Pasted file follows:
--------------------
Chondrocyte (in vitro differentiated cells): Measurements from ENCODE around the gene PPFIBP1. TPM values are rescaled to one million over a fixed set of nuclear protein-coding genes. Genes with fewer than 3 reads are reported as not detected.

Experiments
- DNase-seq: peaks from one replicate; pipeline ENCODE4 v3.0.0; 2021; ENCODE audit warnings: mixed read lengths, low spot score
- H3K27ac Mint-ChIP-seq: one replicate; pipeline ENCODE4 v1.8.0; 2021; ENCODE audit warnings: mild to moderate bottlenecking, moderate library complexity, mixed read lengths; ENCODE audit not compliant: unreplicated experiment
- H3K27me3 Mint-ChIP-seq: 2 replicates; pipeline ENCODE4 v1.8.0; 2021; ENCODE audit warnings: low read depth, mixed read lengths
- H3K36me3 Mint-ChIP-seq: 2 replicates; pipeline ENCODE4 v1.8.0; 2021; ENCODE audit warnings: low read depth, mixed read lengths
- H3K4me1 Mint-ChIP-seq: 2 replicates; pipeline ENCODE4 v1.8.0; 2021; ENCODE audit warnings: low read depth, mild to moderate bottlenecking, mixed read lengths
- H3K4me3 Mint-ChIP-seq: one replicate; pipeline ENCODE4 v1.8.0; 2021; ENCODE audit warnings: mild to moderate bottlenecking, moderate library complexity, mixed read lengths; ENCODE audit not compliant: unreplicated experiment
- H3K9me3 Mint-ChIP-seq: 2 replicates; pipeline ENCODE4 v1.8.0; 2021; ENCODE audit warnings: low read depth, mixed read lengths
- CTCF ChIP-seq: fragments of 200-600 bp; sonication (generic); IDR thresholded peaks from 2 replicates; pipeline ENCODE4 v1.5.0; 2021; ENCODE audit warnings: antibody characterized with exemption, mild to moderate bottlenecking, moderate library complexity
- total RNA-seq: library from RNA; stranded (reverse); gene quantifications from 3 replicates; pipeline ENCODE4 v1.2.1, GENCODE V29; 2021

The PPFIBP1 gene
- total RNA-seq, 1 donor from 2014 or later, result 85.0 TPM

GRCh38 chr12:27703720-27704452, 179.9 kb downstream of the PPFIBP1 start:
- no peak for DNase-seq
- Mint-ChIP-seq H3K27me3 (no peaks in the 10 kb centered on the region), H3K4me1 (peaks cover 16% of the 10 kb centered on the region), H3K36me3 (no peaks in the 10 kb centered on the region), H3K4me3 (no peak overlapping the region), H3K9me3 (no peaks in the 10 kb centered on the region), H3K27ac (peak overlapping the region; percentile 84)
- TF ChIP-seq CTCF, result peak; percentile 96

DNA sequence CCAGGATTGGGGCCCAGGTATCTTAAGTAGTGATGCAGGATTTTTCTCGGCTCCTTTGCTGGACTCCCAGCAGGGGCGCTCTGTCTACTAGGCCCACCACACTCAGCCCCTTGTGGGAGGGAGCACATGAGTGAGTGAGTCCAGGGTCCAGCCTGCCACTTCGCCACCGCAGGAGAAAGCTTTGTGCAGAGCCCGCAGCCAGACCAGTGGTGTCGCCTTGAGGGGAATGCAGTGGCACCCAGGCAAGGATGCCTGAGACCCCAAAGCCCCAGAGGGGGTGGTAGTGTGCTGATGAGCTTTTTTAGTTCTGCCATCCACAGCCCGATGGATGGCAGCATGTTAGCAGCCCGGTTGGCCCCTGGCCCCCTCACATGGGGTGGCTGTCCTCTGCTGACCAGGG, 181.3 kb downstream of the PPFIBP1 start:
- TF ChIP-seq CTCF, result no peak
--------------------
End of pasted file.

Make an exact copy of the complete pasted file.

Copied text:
Chondrocyte (in vitro differentiated cells): Measurements from ENCODE around the gene PPFIBP1. TPM values are rescaled to one million over a fixed set of nuclear protein-coding genes. Genes with fewer than 3 reads are reported as not detected.

Experiments
- DNase-seq: peaks from one replicate; pipeline ENCODE4 v3.0.0; 2021; ENCODE audit warnings: mixed read lengths, low spot score
- H3K27ac Mint-ChIP-seq: one replicate; pipeline ENCODE4 v1.8.0; 2021; ENCODE audit warnings: mild to moderate bottlenecking, moderate library complexity, mixed read lengths; ENCODE audit not compliant: unreplicated experiment
- H3K27me3 Mint-ChIP-seq: 2 replicates; pipeline ENCODE4 v1.8.0; 2021; ENCODE audit warnings: low read depth, mixed read lengths
- H3K36me3 Mint-ChIP-seq: 2 replicates; pipeline ENCODE4 v1.8.0; 2021; ENCODE audit warnings: low read depth, mixed read lengths
- H3K4me1 Mint-ChIP-seq: 2 replicates; pipeline ENCODE4 v1.8.0; 2021; ENCODE audit warnings: low read depth, mild to moderate bottlenecking, mixed read lengths
- H3K4me3 Mint-ChIP-seq: one replicate; pipeline ENCODE4 v1.8.0; 2021; ENCODE audit warnings: mild to moderate bottlenecking, moderate library complexity, mixed read lengths; ENCODE audit not compliant: unreplicated experiment
- H3K9me3 Mint-ChIP-seq: 2 replicates; pipeline ENCODE4 v1.8.0; 2021; ENCODE audit warnings: low read depth, mixed read lengths
- CTCF ChIP-seq: fragments of 200-600 bp; sonication (generic); IDR thresholded peaks from 2 replicates; pipeline ENCODE4 v1.5.0; 2021; ENCODE audit warnings: antibody characterized with exemption, mild to moderate bottlenecking, moderate library complexity
- total RNA-seq: library from RNA; stranded (reverse); gene quantifications from 3 replicates; pipeline ENCODE4 v1.2.1, GENCODE V29; 2021

The PPFIBP1 gene
- total RNA-seq, 1 donor from 2014 or later, result 85.0 TPM

GRCh38 chr12:27703720-27704452, 179.9 kb downstream of the PPFIBP1 start:
- no peak for DNase-seq
- Mint-ChIP-seq H3K27me3 (no peaks in the 10 kb centered on the region), H3K4me1 (peaks cover 16% of the 10 kb centered on the region), H3K36me3 (no peaks in the 10 kb centered on the region), H3K4me3 (no peak overlapping the region), H3K9me3 (no peaks in the 10 kb centered on the region), H3K27ac (peak overlapping the region; percentile 84)
- TF ChIP-seq CTCF, result peak; percentile 96

DNA sequence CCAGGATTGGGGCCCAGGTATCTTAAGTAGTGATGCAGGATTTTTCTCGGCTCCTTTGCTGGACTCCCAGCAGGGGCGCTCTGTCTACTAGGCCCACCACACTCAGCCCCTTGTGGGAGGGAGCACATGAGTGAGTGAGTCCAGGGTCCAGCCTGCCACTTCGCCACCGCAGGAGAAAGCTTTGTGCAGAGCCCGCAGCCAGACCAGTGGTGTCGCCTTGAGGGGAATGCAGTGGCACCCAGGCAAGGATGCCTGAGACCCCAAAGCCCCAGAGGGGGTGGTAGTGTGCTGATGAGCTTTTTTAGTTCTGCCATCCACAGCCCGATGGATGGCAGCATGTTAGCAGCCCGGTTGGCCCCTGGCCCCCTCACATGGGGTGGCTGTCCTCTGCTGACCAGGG, 181.3 kb downstream of the PPFIBP1 start:
- TF ChIP-seq CTCF, result no peak